A version of this article previously appeared Forbes.
In my capacity as a Professor of Practice at UC Santa Barbara, I was asked by the Student Association if I would consider interviewing rapper, fashion designer and entrepreneur Tyler The Creator.
I was flattered to be considered, but Tyler’s Manager, Christian Clancy, wisely thought better of it and requested a more hip and informed Professor to conduct the interview. This reprieve allowed me to attend the event as an observer, freeing me to get schooled by Tyler, right along with the students.
The event sold out within minutes, despite the venue holding over 800 students. I’ve never seen students show up early for anything, but the unassigned seating caused the house to fill to capacity, thirty minutes before Tyler took the stage. Despite the electric atmosphere, Tyler was relaxed, sincere, humorous and characteristically profane, from start, to finish.
If you’re not familiar with Tyler, you can check out Yonkers, which has over 98 million views on YouTube. You can also review his GOLF WANG fashion line, which Tyler plans to eventually expand to include furniture and other home goods.
7 Entrepreneurial Life Lessons
No recording devices were permitted and, out of respect to Tyler, I didn’t take notes while he spoke. However, I did contemporaneously capture my thoughts later that evening. Thus, the statements below attributed to Tyler are paraphrased from my imperfect short-term memory. In all cases, I have diligently attempted to accurately captured the spirit of his comments.
The following startup lessons are those which stood out to me, though they hardly capture the full extent of Tyler’s spirited, 90-minute talk.
Be Specific – Early in the evening, Tyler was asked to give some general advice to the students. Instead, he joked that the question was too vague and from there he pivoted to a discussion about the importance of knowing what you want and then clearly and specifically articulating your vision to your team.
He gave an example of how he directs musicians in the studio with precise language, to ensure he gets his desired results. He noted, “it may not make you popular and it isn’t easy,” but not compromising when articulating your vision will always result in a more satisfying result.
Float Between Diverse Groups – Tyler stressed the benefits he has derived from being a member of groups that typically don’t interact. For instance, he shared that, “In High School I was friends with the white skaters, the black rappers and the nerds.” He took something away from each of these groups and amalgamated them into his designs and music.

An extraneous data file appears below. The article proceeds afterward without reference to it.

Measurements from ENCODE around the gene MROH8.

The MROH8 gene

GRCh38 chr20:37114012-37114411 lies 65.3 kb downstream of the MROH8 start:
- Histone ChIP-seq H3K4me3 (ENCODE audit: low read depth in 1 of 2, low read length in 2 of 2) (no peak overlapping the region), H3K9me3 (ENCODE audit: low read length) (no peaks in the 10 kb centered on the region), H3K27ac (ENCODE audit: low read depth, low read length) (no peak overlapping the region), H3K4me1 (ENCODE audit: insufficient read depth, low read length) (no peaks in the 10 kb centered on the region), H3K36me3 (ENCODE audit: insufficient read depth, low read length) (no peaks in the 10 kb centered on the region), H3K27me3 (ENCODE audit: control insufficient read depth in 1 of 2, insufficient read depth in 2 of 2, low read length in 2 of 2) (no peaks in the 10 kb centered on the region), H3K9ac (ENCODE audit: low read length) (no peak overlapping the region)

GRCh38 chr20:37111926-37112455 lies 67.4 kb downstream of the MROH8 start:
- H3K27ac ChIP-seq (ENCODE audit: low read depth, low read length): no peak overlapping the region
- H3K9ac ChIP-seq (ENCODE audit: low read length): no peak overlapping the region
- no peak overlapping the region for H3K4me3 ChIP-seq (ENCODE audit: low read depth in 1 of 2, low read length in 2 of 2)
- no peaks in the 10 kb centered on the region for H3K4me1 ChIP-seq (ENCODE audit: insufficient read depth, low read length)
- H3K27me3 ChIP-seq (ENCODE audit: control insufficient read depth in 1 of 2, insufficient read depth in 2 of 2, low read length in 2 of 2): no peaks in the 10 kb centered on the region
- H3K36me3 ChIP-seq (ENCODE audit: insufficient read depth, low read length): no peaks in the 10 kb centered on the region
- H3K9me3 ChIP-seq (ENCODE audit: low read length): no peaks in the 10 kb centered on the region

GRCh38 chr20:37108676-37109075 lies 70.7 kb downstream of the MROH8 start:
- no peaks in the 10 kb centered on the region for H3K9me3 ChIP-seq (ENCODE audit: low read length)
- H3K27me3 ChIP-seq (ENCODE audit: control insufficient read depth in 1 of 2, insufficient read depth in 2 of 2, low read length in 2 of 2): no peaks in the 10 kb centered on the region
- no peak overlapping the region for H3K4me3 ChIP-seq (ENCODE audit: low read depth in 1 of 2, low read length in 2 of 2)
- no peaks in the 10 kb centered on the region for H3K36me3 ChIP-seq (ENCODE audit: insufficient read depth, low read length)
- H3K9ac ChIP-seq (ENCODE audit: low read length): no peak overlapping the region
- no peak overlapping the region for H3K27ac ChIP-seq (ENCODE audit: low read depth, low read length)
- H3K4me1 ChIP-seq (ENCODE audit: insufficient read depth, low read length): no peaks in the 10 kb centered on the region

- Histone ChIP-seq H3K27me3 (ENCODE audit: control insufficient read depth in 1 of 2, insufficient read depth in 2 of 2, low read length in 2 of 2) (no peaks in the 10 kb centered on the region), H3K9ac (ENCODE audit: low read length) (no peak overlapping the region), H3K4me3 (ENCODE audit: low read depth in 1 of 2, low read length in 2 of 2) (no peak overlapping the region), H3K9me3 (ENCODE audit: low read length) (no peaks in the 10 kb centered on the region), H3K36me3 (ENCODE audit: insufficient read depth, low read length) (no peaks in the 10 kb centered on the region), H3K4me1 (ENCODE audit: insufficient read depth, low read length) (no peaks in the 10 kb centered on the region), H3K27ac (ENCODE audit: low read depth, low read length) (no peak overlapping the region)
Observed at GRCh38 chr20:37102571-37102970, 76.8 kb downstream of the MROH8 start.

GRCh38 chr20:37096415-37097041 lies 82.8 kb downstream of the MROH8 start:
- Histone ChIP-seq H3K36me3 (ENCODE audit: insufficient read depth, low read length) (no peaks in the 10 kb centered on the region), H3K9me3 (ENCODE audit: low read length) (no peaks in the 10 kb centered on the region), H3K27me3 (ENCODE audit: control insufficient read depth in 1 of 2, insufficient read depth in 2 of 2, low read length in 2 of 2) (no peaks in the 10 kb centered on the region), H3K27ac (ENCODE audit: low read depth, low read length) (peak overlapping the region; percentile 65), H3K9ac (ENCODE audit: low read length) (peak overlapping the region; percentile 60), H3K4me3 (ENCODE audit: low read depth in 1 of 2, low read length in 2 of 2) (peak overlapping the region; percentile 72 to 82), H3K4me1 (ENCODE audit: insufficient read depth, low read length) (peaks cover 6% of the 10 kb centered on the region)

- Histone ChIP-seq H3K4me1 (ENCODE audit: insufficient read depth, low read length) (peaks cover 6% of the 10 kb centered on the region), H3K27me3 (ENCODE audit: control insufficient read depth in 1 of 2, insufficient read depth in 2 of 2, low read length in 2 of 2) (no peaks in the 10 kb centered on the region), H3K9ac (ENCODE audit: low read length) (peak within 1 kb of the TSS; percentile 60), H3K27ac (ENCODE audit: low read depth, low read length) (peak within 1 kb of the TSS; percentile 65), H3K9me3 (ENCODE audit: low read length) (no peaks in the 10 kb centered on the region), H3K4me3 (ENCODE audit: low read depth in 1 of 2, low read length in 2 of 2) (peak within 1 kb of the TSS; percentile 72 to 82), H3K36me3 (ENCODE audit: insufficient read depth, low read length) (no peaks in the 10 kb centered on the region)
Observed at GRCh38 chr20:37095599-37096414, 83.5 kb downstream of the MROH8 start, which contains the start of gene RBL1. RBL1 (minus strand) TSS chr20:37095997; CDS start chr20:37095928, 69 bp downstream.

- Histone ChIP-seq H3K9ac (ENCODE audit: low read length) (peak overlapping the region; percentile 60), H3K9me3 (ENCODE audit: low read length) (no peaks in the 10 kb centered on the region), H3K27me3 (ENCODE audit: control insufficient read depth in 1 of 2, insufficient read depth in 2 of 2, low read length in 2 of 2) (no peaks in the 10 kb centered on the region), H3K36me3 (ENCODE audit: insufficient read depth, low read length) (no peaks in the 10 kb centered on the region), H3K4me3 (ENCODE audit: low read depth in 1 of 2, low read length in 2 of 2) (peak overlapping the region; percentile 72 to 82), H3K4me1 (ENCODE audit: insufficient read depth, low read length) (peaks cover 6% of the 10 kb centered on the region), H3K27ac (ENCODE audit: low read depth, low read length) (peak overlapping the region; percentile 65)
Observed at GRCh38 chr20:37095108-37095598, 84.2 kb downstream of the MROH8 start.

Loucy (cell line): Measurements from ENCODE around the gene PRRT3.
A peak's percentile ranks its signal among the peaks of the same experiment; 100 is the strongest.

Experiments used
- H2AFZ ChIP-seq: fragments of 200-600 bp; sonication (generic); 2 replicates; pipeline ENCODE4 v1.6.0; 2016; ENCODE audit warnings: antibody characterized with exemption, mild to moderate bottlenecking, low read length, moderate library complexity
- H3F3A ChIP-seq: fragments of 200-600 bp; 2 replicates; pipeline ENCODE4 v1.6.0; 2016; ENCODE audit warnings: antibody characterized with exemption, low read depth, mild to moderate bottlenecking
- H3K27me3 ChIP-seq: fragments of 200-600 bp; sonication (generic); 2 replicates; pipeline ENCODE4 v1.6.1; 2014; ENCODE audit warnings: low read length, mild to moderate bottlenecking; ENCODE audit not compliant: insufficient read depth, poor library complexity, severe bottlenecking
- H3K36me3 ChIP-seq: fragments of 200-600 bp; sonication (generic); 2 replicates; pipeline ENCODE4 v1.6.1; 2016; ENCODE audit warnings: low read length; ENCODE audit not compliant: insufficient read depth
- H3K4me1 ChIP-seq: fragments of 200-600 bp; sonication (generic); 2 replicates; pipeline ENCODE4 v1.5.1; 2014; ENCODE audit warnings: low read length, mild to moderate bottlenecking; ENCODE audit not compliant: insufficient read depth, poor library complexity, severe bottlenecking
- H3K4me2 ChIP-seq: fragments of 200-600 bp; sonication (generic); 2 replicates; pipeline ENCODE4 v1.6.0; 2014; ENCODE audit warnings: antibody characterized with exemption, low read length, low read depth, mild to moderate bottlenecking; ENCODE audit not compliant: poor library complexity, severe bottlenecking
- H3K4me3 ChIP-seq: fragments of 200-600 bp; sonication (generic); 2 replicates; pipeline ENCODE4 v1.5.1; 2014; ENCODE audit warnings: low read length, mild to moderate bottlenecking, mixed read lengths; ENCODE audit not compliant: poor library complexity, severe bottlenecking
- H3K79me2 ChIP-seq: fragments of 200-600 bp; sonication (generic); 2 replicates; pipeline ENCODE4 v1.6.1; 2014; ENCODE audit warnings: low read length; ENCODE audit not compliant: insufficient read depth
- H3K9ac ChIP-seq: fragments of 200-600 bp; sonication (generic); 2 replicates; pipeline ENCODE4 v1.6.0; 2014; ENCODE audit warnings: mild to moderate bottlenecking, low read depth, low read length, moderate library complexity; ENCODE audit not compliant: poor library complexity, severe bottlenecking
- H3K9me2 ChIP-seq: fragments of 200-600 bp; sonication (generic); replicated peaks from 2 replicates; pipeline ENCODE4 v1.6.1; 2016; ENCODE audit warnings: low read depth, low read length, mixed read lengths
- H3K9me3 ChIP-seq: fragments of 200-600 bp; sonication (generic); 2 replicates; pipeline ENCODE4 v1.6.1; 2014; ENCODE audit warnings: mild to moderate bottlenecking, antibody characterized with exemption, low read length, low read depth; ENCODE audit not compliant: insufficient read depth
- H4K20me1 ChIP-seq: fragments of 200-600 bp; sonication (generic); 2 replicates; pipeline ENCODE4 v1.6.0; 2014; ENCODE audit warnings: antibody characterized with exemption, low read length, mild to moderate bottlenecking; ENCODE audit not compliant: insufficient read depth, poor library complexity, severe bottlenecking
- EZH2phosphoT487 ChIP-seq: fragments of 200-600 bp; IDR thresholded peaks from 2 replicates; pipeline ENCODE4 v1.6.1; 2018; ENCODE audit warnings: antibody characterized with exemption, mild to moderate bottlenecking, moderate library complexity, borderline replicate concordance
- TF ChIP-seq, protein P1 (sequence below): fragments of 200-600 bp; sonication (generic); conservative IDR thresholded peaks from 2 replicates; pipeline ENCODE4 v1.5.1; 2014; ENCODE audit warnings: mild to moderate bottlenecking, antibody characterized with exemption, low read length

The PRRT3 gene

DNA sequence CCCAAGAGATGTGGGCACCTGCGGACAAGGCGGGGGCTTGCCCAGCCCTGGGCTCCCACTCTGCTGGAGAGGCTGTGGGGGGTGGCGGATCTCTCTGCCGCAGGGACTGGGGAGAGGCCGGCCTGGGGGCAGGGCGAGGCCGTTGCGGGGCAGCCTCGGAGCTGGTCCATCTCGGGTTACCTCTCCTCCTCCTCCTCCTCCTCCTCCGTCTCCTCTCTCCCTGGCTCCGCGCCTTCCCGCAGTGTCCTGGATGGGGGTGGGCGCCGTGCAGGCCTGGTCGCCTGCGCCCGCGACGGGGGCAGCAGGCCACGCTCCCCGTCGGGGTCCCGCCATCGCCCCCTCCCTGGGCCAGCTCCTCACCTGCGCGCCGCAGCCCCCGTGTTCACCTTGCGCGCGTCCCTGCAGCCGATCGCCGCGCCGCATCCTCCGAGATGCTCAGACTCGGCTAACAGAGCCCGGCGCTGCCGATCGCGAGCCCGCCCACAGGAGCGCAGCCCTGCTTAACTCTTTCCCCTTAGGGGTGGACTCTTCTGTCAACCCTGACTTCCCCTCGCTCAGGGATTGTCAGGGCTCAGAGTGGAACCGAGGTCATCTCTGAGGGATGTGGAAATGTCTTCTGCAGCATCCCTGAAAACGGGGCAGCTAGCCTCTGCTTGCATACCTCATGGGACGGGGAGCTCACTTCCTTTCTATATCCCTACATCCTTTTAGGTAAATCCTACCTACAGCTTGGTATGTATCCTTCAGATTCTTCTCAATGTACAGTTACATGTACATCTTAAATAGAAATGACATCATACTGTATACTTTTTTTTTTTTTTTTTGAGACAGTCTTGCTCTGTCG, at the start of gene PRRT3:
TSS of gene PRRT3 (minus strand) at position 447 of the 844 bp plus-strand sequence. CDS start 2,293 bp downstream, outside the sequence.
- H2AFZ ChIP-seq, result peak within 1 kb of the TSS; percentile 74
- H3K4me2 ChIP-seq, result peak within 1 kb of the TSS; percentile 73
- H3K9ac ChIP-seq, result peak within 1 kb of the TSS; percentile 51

The importance of diverse relationships is especially true for entrepreneurs, as breakthrough ideas typically arise when small hunches from disparate sources are combined into something new.
Get Out – Tyler was asked about his hometown of Hawthorne, California and he responded, “<expletive> Hawthorne. I hated that place. Unlike most of the people I grew up with, I got out.” Tyler went on to encourage the students to not let their backgrounds, disadvantaged or otherwise, impede fulfilling their dreams.
Fearlessly Solve Problems – Tyler attributed some of his success to his lack of fear, saying, “I’ve never been embarrassed or afraid. If I meet an obstacle, there always a way to go over it, under it or blow the roof off it.” He went on to say that he’s happiest, “solving problems” – challenges are just problems that have yet to be solved.
Don’t Get Stuck – Tyler was asked to critique several current rap artists, which prompted him to give an honest, though a bit harsh, critique of several iconic rappers whose latest releases have pretty much sucked (don’t worry Clancy, I won’t spill the beans on who Tyler trashed).
He then described how he consciously iterates his fashions, persona and music. “I don’t like the word ‘brand,’ because it makes me think of a bunch of people sitting around a table… but I (proactively) do things to avoid repeating myself.”
Embrace Failure – Tyler noted that because he is always innovating and diving into new experiences, it’s inevitable that some endeavors will not live up to his expectations. Tyler expects such setbacks, noting, “If I fail, I move on. That’s it.”
Relish Help – Tyler described several instances in which he pursued a new interest, despite his lack of experience. For instance, when he began designing shoes, his initial drawings were so amateurish that his then-current shoe sponsor grin screwed him. Rather than telling him that the drawings needed to be revamped, the shoe executives placated him with flattery, without putting in the effort required to make his designs production-ready.
Unsatisfied, Tyler dropped the unhelpful brand and was delighted when his new shoe partner corrected his design errors and brought them to the market. His shoes retained their unique silhouettes, but they were also functional and could be economically manufactured at scale.
The Teacher As The Student
I was impressed, though not surprised, with Tyler’s curiosity, intellect and candor. However, what struck me most was his genuine desire to connect with the students. With nearly each student question, Tyler asked one or more of his own, often holding an extended conversation with a star-struck student. In one case, a student exclaimed, “I can’t believe I’m standing here having a conversation with you!”
In the end, I’m confident Tyler learned as much as the students. At 27, he has an incredible future ahead of him. I hope he continues to connect with young people in similar forums and I look forward to cheering on his future entrepreneurial pursuits.
Follow John’s startup-oriented Twitter feed here: @JohnGreathouse.
Image credit: The Author